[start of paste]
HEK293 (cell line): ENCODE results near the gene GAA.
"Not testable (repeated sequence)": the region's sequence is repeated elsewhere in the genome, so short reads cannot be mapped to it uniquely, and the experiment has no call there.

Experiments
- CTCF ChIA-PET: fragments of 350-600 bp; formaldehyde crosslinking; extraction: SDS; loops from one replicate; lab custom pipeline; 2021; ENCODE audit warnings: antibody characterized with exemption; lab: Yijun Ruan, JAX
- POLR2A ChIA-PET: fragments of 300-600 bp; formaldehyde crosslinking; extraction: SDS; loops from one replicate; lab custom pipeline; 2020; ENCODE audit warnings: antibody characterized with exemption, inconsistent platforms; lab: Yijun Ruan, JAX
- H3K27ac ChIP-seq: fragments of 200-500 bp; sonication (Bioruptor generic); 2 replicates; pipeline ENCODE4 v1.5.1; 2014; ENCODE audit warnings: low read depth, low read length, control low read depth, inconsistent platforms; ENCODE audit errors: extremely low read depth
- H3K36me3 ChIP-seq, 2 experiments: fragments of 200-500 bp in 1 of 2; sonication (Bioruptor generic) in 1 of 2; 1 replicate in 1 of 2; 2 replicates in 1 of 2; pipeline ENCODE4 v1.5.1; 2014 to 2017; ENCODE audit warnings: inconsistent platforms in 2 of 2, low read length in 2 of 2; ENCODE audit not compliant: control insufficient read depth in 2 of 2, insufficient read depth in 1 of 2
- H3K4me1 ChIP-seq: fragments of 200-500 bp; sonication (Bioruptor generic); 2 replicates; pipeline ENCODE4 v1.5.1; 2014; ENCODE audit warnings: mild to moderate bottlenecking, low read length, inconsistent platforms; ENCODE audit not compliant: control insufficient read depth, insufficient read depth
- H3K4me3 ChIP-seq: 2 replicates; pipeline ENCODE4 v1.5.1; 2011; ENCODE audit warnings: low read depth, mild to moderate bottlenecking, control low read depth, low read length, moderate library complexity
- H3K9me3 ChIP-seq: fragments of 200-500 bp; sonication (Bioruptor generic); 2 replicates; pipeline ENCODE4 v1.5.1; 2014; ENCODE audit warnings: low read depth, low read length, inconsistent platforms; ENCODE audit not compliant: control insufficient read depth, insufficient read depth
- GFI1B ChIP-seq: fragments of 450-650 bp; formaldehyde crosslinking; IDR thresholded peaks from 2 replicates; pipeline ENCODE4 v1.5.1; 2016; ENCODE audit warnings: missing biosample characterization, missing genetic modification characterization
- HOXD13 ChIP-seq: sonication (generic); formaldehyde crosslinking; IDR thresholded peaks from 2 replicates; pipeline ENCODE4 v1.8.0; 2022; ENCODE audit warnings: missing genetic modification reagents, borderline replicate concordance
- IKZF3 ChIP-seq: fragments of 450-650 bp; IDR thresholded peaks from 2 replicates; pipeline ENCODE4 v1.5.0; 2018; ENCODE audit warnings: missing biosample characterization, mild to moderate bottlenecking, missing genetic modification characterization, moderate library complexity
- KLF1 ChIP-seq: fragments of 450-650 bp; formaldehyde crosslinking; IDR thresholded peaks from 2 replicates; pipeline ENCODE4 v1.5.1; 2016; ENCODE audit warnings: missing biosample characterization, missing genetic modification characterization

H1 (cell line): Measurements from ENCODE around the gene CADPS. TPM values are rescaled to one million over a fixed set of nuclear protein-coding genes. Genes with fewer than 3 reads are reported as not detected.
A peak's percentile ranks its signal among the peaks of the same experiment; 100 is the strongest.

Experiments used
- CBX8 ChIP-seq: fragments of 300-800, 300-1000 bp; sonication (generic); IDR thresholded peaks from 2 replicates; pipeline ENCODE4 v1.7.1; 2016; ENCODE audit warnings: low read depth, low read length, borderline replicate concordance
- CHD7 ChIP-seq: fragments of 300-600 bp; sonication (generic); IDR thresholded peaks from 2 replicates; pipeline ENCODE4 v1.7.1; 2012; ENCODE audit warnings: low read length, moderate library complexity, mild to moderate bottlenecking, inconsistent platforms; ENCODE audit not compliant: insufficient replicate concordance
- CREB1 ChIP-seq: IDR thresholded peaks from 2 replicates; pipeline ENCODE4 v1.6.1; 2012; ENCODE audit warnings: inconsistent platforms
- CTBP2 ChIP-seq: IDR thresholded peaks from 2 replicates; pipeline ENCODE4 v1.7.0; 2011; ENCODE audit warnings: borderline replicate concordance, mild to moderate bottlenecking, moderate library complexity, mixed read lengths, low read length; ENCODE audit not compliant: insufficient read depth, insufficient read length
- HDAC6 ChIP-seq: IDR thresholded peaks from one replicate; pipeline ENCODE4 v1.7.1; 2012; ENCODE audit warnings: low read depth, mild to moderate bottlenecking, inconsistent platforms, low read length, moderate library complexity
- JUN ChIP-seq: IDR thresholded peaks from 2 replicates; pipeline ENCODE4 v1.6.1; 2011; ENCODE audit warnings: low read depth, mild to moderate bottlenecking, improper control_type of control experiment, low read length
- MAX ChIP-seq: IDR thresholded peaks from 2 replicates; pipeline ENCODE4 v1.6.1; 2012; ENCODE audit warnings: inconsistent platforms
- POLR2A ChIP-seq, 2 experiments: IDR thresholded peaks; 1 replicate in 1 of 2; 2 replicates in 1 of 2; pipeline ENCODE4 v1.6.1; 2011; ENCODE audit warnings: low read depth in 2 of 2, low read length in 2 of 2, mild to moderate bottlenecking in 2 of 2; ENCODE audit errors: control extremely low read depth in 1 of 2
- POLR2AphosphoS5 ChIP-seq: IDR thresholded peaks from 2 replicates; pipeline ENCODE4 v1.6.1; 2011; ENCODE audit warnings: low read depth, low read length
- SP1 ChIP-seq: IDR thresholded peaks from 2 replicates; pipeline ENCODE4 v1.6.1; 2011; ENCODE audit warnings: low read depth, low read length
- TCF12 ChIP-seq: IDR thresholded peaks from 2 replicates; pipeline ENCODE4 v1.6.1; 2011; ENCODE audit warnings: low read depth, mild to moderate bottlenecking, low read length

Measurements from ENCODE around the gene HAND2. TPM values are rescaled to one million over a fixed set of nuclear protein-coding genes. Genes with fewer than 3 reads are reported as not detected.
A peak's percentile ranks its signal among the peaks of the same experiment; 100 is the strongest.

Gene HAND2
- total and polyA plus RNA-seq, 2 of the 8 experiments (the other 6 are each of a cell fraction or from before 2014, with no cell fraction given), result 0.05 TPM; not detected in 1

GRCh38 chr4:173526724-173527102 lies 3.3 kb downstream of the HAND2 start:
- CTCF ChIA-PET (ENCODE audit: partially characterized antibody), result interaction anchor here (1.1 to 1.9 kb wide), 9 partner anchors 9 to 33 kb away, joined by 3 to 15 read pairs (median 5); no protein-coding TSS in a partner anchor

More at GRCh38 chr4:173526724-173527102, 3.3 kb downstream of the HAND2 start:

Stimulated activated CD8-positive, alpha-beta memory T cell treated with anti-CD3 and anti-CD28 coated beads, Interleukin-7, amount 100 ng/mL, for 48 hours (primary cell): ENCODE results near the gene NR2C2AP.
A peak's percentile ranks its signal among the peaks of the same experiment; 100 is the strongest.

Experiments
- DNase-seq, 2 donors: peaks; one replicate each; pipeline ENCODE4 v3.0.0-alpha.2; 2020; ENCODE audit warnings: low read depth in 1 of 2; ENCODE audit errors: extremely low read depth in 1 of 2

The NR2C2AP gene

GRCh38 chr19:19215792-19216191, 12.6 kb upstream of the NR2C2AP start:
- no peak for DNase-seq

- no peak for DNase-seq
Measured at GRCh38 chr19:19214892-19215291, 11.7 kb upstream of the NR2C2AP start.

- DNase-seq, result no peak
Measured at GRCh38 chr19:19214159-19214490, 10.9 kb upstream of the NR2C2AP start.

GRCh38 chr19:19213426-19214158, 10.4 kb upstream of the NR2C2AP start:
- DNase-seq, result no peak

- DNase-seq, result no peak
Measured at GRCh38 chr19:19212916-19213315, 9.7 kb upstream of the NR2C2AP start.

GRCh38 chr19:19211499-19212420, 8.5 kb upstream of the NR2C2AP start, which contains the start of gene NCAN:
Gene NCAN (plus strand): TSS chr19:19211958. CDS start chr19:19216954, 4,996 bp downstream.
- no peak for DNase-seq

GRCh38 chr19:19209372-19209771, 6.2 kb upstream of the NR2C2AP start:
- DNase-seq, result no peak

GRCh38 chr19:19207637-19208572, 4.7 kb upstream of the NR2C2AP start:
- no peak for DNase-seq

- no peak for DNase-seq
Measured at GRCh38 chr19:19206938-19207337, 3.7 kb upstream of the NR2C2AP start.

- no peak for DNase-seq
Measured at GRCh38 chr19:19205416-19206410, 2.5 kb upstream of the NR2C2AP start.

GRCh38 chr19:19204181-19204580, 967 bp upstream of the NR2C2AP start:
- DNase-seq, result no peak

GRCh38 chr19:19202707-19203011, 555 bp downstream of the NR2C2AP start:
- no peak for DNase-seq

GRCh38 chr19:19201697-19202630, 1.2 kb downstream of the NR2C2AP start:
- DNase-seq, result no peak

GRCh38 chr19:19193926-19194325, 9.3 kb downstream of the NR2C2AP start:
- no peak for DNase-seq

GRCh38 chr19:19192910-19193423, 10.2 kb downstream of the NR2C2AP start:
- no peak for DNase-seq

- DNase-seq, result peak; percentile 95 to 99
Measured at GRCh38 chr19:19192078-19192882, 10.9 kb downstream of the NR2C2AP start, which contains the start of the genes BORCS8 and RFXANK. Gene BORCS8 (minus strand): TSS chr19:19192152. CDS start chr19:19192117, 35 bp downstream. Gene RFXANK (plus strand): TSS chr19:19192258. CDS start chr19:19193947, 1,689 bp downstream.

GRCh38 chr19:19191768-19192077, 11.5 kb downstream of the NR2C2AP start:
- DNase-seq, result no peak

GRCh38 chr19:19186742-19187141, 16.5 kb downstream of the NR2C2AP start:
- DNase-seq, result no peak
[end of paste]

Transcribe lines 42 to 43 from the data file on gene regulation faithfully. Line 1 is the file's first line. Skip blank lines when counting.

- no peak for DNase-seq

- no peak for DNase-seq